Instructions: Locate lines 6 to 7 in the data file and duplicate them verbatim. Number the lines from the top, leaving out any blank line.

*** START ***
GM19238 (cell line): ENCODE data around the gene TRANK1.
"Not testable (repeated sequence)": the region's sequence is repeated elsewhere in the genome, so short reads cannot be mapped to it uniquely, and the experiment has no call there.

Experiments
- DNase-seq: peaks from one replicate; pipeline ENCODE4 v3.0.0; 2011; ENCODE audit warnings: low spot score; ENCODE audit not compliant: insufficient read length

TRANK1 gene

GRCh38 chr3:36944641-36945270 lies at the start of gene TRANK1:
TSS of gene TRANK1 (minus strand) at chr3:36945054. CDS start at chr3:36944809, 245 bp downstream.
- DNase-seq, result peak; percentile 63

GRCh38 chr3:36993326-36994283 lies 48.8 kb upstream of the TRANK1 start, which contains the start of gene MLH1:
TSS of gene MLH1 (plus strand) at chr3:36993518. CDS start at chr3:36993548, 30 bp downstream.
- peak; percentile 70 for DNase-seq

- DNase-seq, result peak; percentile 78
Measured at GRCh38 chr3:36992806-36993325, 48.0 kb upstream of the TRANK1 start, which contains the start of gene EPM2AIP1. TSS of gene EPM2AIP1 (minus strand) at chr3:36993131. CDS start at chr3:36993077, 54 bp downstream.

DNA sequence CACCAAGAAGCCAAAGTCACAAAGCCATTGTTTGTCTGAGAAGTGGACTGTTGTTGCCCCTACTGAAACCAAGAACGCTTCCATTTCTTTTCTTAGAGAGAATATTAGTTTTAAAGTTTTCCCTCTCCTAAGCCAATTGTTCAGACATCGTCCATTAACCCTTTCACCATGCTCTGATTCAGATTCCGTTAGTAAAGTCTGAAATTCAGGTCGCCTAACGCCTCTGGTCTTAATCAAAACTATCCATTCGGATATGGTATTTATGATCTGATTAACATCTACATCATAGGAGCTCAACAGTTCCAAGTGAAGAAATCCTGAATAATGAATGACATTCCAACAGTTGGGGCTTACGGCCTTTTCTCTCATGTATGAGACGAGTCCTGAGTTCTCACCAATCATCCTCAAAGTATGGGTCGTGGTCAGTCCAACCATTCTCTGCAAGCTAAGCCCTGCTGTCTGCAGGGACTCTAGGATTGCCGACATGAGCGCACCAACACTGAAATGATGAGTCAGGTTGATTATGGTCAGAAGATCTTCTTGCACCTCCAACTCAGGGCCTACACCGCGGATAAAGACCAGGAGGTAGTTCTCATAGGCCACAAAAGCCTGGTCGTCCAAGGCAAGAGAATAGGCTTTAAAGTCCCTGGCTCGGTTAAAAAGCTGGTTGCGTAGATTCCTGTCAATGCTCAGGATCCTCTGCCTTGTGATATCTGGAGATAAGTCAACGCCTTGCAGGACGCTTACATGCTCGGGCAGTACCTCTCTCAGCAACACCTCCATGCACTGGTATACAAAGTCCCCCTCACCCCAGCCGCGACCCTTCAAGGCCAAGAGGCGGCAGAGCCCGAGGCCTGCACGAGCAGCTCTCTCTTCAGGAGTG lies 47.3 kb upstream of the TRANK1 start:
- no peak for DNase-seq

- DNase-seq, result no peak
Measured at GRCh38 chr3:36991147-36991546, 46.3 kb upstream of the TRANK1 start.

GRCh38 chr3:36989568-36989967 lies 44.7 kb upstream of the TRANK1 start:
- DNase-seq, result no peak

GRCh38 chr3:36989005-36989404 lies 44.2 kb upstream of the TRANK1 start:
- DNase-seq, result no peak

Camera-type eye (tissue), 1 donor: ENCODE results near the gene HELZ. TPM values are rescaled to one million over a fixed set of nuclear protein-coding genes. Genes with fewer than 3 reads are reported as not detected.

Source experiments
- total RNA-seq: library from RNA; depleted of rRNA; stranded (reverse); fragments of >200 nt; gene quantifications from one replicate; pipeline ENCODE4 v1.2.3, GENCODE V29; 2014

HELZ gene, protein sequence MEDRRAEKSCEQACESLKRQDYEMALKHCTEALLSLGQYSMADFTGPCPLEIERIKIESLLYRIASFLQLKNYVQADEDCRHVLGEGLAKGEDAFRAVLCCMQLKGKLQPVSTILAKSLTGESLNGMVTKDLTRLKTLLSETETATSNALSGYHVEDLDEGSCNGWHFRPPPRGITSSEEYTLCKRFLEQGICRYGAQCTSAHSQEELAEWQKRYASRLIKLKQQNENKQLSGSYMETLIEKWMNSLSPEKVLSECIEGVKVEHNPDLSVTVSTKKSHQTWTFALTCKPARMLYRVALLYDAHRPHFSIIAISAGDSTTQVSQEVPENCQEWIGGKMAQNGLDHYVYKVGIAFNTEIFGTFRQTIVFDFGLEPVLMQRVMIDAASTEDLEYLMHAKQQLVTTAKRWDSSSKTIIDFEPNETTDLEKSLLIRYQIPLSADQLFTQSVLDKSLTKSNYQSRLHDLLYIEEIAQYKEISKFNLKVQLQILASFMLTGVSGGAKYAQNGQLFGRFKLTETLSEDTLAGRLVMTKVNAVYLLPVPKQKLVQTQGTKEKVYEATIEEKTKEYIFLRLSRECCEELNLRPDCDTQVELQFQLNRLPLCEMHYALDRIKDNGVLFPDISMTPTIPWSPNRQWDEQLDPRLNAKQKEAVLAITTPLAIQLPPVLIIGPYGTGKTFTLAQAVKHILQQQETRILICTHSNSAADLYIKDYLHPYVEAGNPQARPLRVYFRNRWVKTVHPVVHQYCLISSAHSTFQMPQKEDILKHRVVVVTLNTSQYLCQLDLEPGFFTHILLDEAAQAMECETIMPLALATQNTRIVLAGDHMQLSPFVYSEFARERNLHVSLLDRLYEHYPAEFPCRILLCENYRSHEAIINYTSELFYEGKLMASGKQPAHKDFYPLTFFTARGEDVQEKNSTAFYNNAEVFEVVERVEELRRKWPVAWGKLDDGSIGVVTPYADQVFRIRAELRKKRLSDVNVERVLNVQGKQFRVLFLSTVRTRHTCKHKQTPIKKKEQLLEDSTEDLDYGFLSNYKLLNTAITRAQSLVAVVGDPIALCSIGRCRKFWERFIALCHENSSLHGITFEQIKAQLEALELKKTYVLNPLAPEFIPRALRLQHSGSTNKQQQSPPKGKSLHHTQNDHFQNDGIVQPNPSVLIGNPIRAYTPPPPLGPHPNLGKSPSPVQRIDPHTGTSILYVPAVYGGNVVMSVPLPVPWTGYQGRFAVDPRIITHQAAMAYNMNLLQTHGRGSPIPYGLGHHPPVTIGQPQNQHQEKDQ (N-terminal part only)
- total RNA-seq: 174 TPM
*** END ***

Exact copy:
GRCh38 chr3:36944641-36945270 lies at the start of gene TRANK1:
TSS of gene TRANK1 (minus strand) at chr3:36945054. CDS start at chr3:36944809, 245 bp downstream.